Tuesday, 4 September 2012

Puntius- Hotspots of fresh water fishes

Puntius is a genus of ray-finned fishes in the family Cyprinidae of the order Cypriniformes. Fishes of this genus are known as the spotted barbs for the predominant pattern, though many have vertical black bands instead. Also, the Spotted Barb proper is one particular species, Puntius binotatus. The name Puntius comes from pungti, a Bengali term for small cyprinids. The type species is the Pool Barb (Puntius sophore), first described as Cyprinus sophore by Hamilton in 1822. Fishes of the genus Puntius are prolific and are known to occupy all niches (Jayaram 1999). These fishes have been well studied and have been exploited for the aquarium trade and transported throughout the world.

The majority of sub-Himalayan Puntius species were reclassified and new genera DawkinsiaDravidia, and Pethia erected to accomodate some of them, with the remainder either retained in Puntius or moved to the existing Systomus assemblage, though the definition of the latter was altered meaning some Southeast Asian species formerly placed there are no longer members. No species from Indochina, China, or Indonesia were included in the study meaning a significant number of former Puntius are currently classed as incertae sedis, i.e., of uncertain taxonomic placement, and this also applies to a number of South Asian species of unresolved status.

Kingdom: Animalia
Phylum: Chordata
Subclass: Neopterygii
Infraclass: Teleostei
Superorder: Ostariophysi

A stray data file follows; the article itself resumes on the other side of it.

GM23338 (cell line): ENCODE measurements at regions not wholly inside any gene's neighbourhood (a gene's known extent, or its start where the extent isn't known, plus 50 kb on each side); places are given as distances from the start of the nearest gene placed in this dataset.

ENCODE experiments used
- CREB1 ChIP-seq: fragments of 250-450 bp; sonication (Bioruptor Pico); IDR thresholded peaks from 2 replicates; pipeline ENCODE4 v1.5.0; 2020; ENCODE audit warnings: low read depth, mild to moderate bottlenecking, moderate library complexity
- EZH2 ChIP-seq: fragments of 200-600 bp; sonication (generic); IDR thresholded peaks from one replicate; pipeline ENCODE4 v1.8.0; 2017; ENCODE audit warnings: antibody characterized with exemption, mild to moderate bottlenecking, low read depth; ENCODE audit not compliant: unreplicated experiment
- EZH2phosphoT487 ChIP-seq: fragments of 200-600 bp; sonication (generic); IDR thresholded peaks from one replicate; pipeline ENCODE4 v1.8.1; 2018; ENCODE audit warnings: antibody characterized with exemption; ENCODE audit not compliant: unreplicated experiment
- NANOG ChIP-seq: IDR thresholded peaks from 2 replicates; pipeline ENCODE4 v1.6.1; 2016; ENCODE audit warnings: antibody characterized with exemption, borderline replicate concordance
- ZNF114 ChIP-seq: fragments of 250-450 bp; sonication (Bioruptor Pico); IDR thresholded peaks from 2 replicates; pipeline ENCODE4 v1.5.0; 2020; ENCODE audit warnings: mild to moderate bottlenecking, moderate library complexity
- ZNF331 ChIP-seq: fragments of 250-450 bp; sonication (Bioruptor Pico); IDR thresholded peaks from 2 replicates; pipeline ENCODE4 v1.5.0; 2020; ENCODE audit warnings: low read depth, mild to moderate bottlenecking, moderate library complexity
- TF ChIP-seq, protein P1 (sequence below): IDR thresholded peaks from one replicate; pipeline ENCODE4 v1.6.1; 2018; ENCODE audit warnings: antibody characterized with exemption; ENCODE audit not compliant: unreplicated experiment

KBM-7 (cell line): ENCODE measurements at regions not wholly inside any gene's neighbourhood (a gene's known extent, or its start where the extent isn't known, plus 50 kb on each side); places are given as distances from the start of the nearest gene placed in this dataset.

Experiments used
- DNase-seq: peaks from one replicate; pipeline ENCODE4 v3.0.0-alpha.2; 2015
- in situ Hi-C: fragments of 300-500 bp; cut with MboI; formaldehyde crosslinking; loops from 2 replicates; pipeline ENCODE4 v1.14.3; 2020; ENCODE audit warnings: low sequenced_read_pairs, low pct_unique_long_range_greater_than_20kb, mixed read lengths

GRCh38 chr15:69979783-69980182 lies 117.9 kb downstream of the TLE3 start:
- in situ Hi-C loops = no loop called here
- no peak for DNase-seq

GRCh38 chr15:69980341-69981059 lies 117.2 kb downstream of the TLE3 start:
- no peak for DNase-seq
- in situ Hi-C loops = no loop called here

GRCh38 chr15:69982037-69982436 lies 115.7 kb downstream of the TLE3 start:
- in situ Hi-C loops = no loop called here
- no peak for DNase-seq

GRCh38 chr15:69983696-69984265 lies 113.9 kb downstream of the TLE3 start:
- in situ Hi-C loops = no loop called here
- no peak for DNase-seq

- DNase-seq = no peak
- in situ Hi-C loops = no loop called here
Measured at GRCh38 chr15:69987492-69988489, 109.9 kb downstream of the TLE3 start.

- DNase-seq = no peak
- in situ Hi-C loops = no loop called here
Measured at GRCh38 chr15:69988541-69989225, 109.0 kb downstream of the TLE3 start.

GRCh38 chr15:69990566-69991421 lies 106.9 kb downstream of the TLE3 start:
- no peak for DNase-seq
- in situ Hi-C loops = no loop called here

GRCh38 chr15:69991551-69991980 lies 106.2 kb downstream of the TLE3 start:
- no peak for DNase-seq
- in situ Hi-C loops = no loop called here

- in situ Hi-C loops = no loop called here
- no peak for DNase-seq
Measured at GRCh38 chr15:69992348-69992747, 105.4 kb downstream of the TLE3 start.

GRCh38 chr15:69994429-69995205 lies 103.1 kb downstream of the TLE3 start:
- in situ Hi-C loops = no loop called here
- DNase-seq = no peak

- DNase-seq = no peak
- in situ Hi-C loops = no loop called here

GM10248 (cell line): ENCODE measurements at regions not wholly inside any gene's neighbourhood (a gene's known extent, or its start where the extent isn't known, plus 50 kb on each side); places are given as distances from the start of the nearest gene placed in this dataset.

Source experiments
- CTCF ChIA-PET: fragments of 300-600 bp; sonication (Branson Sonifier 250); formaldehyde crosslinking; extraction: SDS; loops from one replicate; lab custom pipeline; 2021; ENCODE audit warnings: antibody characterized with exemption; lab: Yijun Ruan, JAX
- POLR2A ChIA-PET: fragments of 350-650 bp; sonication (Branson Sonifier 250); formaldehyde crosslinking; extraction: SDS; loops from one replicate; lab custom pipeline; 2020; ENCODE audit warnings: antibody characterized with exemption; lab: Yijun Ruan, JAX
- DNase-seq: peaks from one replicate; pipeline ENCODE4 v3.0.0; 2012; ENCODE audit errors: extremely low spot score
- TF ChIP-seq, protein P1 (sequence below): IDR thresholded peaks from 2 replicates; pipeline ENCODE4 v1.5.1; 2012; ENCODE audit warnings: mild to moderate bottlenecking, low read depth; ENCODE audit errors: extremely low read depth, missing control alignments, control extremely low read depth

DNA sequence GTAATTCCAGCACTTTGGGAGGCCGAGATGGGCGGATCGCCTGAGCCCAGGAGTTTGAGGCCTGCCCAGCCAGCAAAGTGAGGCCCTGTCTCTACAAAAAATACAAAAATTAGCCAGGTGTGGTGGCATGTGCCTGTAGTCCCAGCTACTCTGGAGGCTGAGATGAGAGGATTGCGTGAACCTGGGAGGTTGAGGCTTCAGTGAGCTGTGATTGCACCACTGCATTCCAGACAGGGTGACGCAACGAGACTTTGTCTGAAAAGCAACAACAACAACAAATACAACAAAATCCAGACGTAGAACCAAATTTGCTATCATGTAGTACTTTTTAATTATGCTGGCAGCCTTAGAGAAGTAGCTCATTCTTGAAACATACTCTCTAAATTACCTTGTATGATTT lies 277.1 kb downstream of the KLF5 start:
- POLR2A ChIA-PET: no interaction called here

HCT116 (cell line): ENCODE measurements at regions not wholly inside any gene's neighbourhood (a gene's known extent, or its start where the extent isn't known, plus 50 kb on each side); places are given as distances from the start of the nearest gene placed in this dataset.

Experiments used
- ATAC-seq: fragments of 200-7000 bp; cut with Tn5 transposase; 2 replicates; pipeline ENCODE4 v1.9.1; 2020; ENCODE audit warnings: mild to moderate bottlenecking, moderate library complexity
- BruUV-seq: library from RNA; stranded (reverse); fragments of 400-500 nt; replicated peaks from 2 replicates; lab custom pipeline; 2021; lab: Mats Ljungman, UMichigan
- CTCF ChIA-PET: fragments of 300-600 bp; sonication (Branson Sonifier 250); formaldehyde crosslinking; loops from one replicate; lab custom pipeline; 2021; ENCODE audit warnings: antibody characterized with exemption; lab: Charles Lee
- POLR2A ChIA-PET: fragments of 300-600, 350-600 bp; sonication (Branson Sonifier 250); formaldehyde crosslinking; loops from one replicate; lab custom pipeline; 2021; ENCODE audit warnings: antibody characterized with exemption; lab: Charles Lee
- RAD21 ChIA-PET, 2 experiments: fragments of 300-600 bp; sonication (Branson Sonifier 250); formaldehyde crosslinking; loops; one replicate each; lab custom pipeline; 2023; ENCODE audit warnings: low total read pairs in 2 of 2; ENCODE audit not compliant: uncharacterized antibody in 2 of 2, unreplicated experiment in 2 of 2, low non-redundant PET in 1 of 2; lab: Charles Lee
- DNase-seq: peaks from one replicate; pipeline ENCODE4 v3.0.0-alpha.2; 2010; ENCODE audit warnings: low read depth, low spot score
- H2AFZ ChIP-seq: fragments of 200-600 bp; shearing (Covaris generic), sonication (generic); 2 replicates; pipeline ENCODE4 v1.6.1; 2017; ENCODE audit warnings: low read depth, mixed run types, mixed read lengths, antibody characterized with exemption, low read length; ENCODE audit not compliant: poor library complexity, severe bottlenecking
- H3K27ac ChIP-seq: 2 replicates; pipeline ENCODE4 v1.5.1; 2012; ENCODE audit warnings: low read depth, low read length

Family: Cyprinidae
Subfamily: Barbinae
Genus: Puntius F. Hamilton, 1822

Historically, many species of Puntius have been classified in several genera, including Barbus. Despite the reclassifications, the specific epithet remains the same in these – except in cases of homonymies –, as Barbus and Puntius have the same grammatical gender. The closest living relatives of the spotted barbs are the Cyprinion barbs, the Assamese Kingfish (Semiplotus semiplotus), and perhaps the Capoeta barbs. These and the other "typical" barbs and barbels were formerly often separated as subfamily Barbinae, but this group is highly paraphyletic with regards to the Cyprininae and better merged there at least for the largest part (including Puntius). In particular the genus Barbonymus, containing the Tinfoil Barb and its relatives, – for some time included in Puntius – appears to be a kind of carp that has evolved convergently with barbs 

Fishes of the genus Puntius are found in Southeast Asia and India, including Sri Lanka. The maximum size for an adult of this genus is less than 25 cm (10 in), typically 15 cm (6 in), and many species only achieve around 5 cm (2 in) adult length. In appearance they may resemble miniature carp and are often brightly coloured or patterned. These fishes are omnivorous; their diet includes small invertebrates and plant matter. Breeding is by egg scattering and takes place close to the bottom, near or within areas of dense plant growth. They do not show parental care, and adults may eat the young.

Commonly-kept Puntius species in aquarium include: 

There are currently 134 recognized species in this genus: 

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